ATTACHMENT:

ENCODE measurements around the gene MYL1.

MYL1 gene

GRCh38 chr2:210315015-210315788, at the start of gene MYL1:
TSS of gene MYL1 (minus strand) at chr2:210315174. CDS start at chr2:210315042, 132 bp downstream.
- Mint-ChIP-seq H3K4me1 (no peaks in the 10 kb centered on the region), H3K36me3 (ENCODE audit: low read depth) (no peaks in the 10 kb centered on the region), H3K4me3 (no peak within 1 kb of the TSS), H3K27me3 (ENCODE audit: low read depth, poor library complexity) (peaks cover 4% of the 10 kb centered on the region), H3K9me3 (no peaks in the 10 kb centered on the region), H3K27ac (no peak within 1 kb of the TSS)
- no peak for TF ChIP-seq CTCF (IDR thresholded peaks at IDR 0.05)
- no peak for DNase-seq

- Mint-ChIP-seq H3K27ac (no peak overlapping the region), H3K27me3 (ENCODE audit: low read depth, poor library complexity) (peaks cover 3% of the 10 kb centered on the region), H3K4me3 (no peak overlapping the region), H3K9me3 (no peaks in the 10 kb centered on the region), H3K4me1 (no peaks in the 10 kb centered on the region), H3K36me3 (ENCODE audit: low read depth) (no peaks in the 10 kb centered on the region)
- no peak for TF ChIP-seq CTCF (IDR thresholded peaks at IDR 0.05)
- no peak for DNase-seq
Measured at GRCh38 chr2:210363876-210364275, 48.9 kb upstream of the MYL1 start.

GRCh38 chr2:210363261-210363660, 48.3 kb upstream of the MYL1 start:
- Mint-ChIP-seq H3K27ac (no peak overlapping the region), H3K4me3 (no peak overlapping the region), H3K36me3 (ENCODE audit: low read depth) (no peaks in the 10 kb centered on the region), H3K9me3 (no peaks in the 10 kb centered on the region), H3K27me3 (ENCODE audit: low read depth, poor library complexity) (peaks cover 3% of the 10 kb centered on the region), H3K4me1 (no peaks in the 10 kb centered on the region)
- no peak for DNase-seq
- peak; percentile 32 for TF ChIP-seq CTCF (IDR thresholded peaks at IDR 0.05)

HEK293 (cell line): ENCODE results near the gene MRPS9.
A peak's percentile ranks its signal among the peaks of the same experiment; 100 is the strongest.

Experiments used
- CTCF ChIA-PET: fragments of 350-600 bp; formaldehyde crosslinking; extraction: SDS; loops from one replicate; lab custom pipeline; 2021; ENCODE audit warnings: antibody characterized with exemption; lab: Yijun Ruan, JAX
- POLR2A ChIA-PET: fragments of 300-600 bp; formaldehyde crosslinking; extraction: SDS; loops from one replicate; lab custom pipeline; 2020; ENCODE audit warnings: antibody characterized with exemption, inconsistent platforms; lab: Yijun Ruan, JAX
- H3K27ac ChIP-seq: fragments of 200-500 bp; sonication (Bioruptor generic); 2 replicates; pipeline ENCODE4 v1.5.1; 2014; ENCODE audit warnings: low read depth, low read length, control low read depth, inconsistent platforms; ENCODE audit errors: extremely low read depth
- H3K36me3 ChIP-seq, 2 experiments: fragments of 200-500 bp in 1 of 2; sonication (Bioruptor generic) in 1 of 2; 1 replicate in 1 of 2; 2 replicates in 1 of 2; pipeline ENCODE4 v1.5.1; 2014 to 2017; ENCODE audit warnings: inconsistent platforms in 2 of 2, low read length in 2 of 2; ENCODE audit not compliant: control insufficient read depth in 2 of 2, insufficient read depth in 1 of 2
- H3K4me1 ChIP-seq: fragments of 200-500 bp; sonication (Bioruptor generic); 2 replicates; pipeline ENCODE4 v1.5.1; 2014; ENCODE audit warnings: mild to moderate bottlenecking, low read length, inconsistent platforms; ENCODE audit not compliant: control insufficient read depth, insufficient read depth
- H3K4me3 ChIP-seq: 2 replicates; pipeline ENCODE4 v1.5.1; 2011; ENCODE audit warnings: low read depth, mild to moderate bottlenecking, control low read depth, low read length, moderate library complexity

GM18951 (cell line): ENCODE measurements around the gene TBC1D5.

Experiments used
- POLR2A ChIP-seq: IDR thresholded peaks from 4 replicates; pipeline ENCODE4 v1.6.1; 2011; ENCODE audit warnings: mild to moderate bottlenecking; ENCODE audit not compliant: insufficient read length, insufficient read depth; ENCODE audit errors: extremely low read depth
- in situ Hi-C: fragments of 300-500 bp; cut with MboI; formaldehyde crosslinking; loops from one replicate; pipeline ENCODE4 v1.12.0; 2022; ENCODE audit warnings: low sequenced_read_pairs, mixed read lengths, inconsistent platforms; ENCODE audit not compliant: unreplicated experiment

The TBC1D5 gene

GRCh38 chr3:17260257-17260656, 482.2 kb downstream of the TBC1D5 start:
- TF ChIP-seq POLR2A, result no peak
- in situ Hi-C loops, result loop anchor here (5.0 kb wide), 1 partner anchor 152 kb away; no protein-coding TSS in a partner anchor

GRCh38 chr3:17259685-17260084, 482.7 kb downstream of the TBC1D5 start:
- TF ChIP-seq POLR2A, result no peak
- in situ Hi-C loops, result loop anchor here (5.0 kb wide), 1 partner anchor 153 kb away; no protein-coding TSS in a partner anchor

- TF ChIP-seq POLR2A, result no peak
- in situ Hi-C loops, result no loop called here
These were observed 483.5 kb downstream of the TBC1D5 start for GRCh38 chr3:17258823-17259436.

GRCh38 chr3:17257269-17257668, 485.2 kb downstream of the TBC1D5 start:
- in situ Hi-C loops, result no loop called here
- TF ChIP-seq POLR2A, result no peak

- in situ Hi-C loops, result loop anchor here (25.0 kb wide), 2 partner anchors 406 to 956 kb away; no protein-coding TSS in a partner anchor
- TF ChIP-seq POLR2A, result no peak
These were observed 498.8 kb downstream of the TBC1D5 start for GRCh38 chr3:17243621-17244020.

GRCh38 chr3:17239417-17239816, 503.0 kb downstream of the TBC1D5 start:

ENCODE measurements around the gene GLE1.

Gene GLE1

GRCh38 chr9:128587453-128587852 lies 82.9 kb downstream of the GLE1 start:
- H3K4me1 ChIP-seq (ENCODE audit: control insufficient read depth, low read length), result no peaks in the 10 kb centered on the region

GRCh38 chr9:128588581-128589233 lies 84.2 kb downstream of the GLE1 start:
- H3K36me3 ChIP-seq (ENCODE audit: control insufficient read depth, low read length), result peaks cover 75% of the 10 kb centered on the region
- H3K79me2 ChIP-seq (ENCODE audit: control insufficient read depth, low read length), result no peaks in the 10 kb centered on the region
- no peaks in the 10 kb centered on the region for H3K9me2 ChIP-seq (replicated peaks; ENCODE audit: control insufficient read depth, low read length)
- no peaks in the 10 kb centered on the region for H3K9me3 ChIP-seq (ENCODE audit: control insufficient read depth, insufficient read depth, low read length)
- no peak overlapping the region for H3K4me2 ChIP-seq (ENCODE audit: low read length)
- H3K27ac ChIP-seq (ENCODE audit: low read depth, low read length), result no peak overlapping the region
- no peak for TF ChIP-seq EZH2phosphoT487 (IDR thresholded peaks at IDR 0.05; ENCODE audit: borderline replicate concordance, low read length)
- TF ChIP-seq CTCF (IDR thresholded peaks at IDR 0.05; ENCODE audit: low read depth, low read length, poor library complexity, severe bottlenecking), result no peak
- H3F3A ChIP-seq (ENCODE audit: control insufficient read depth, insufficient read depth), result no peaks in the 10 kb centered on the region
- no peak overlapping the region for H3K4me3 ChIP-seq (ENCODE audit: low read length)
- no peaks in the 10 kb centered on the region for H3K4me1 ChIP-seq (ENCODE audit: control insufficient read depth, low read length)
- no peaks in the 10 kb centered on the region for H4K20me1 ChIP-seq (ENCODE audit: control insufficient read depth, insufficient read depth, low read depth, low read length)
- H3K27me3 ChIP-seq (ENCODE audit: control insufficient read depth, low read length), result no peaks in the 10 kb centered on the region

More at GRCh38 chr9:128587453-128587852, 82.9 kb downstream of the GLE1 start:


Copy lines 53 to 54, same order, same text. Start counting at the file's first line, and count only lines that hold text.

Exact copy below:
- no peaks in the 10 kb centered on the region for H3K9me2 ChIP-seq (replicated peaks; ENCODE audit: control insufficient read depth, low read length)
- no peaks in the 10 kb centered on the region for H3K9me3 ChIP-seq (ENCODE audit: control insufficient read depth, insufficient read depth, low read length)